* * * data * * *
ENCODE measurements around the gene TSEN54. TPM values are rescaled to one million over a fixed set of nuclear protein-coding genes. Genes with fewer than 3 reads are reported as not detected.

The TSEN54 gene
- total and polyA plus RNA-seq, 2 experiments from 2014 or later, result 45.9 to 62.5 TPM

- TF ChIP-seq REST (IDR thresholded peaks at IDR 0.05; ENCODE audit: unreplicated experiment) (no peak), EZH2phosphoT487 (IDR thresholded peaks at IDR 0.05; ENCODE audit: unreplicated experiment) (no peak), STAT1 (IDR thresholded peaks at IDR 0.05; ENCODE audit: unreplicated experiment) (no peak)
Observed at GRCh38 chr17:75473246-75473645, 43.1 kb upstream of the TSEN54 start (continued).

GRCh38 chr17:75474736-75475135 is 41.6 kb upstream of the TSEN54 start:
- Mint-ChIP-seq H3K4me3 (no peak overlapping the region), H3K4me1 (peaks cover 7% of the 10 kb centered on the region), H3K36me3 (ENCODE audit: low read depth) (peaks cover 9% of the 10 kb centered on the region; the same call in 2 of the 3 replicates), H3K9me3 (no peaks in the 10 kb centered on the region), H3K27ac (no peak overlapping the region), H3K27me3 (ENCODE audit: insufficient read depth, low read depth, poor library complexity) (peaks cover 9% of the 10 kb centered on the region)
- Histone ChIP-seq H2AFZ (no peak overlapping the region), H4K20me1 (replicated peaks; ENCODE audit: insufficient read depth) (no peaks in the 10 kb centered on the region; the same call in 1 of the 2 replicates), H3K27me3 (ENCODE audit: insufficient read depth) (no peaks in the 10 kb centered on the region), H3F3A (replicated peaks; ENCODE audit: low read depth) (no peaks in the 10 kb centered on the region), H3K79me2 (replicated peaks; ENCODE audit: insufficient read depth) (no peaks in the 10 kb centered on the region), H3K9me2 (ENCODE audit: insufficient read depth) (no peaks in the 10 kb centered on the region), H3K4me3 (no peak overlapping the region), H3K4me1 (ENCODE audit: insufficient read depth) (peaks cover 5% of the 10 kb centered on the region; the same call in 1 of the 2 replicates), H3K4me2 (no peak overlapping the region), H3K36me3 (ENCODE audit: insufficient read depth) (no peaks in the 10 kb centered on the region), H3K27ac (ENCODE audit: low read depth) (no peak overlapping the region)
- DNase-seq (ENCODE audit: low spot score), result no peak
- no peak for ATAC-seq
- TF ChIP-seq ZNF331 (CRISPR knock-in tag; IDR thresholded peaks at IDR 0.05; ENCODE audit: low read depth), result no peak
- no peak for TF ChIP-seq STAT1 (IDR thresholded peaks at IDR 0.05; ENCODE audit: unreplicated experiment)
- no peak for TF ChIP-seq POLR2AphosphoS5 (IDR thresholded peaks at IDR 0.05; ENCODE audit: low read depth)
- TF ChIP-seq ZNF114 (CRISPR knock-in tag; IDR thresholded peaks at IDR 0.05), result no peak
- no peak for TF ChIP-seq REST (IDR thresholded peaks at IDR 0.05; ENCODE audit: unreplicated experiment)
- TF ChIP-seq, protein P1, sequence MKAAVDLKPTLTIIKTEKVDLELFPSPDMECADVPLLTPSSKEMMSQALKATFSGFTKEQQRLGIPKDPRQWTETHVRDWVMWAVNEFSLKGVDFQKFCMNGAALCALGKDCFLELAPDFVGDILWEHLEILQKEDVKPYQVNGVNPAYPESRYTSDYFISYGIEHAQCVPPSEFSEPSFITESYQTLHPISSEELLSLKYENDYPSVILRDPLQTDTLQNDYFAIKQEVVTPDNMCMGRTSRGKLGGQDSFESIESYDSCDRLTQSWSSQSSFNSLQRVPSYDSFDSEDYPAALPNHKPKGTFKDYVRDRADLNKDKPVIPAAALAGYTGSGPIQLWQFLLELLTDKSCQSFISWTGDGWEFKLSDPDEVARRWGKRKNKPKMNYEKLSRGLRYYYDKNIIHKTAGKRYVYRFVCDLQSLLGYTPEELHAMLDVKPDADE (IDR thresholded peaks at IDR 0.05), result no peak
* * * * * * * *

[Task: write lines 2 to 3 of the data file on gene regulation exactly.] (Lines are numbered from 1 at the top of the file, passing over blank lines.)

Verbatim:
The TSEN54 gene
- total and polyA plus RNA-seq, 2 experiments from 2014 or later, result 45.9 to 62.5 TPM